Pokémon, Whoa

The game Pokémon GO is an overnight sensation; it has also raised some security concerns about what personal information it might access.

Published July 11, 2016

 (Farley Santos/Flickr)
Image Via Farley Santos/Flickr

The Pokémon GO app has taken over popular culture since its July 2016 release.  The augmented reality game has already unleashed hordes of people in public places (you have to walk around to move your avatar), spawned several news stories and generated a few myths in the process.

The game is free to download and play, although it does support in-app purchases.  However, the app also does ask for extensive permissions, which according to some accounts potentially gives it access to data it doesn't need or shouldn't have. (It should be noted that although an app may ask for permission to access various sources of information, that doesn't mean the app is actually obtaining that data or using it for inappropriate reasons.)

The app's privacy policy has also received criticism for being vague (especially about the matter of Google profile information). Niantic, the company that developed the game (as well as the popular Ingress), says they're looking into the issue and will fix it soon:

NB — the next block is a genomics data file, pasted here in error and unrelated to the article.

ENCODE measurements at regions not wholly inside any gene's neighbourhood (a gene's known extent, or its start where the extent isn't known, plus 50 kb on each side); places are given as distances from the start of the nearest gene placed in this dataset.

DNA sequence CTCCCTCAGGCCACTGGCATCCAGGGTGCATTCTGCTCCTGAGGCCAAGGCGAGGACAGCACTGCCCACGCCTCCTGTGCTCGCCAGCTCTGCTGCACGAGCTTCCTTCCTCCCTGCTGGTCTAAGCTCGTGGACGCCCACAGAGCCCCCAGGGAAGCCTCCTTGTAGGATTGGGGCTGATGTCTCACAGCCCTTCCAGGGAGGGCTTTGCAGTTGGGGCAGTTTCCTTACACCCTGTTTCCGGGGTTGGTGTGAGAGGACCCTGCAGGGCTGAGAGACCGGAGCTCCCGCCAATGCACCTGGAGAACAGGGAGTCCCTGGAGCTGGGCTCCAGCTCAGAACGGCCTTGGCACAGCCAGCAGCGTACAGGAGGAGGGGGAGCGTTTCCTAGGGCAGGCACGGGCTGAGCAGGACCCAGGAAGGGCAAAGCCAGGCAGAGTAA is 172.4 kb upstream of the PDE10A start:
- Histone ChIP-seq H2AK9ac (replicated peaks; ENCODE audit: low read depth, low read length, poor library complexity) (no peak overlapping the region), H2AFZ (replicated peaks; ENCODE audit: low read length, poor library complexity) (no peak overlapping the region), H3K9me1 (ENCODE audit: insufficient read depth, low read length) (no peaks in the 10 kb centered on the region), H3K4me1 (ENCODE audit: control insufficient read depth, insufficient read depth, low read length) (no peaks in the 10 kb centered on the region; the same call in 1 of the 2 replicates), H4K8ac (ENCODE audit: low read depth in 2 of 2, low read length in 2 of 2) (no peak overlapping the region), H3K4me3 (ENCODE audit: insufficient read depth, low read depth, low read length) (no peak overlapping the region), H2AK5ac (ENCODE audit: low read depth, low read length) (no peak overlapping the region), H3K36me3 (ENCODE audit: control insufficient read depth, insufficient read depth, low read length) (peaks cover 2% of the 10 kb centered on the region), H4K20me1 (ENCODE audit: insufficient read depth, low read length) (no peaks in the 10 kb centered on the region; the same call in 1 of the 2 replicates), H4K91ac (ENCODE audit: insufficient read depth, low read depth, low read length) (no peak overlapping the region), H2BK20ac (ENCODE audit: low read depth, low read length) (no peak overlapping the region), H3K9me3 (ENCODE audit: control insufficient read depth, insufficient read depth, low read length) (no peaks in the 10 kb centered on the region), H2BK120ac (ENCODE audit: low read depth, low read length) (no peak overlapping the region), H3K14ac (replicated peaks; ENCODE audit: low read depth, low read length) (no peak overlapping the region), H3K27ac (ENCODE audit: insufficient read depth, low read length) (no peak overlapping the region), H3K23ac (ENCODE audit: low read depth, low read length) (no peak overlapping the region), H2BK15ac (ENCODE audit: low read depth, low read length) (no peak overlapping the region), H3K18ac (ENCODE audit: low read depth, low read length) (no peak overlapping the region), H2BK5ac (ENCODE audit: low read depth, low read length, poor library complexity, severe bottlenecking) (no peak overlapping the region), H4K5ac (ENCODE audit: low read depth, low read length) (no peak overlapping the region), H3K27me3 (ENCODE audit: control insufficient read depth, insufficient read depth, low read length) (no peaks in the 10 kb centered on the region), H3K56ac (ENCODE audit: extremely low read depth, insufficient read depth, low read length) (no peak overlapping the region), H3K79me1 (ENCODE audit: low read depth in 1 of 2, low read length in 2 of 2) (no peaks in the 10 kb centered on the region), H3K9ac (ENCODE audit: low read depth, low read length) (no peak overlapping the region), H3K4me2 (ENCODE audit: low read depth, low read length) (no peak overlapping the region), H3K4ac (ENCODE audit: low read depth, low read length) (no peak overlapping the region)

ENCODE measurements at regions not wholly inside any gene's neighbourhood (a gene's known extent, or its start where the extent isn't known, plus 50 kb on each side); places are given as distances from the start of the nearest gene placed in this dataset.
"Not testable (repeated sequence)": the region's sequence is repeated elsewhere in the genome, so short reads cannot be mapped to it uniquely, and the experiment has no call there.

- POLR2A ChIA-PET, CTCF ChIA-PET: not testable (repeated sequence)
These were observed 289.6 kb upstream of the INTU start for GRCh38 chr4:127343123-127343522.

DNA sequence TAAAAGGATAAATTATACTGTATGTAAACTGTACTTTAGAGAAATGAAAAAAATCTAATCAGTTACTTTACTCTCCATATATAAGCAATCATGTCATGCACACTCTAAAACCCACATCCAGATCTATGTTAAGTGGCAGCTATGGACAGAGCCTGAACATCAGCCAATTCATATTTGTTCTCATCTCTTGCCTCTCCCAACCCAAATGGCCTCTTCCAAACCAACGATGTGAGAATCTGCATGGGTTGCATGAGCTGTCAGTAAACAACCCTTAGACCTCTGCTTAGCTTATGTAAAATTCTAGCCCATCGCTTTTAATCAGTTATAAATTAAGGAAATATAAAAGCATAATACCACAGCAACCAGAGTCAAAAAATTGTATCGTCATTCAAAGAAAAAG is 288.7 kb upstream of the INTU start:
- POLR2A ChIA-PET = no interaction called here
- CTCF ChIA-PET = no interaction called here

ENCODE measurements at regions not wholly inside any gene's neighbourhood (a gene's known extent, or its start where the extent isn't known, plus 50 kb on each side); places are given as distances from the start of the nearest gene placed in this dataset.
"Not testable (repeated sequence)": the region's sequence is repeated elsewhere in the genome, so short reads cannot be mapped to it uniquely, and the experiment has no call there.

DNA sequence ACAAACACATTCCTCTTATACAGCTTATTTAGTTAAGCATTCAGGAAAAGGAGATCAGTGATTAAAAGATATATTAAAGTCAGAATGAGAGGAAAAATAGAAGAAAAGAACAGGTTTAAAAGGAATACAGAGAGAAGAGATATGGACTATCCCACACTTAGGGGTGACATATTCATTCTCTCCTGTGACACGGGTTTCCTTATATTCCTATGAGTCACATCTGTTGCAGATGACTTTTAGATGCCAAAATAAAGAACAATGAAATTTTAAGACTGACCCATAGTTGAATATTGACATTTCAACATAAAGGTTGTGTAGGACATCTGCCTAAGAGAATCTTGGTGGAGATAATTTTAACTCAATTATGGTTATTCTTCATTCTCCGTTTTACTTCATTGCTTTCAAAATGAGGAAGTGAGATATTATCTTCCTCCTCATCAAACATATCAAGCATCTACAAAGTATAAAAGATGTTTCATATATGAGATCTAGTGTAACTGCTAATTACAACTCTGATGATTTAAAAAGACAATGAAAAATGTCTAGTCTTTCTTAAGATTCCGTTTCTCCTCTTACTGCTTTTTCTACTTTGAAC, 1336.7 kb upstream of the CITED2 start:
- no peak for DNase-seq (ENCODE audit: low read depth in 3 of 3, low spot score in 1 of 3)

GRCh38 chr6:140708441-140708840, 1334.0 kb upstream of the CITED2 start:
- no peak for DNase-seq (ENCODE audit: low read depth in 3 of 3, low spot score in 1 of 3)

We recently discovered that the Pokémon GO account creation process on iOS erroneously requests full access permission for the user’s Google account. However, Pokémon GO only accesses basic Google profile information (specifically, your User ID and email address) and no other Google account information is or has been accessed or collected. Once we became aware of this error, we began working on a client-side fix to request permission for only basic Google profile information, in line with the data that we actually access. Google has verified that no other information has been received or accessed by Pokémon GO or Niantic. Google will soon reduce Pokémon GO’s permission to only the basic profile data that Pokémon GO needs, and users do not need to take any actions themselves.

As it stands, the app currently takes "Full Account Access" for Google; this can be avoided by opening a fresh account specifically for Pokémon GO:

When you grant full account access, the application can see and modify nearly all information in your Google Account (but it can’t change your password, delete your account, or pay with Google Wallet on your behalf).

Certain Google applications may be listed under full account access. For example, you might see that the Google Maps application you downloaded for your iPhone has full account access.

This "Full account access" privilege should only be granted to applications you fully trust, and which are installed on your personal computer, phone, or tablet.

This access can be revoked via your Google Security page at any time.  

Brooke Binkowski is a former editor for Snopes.

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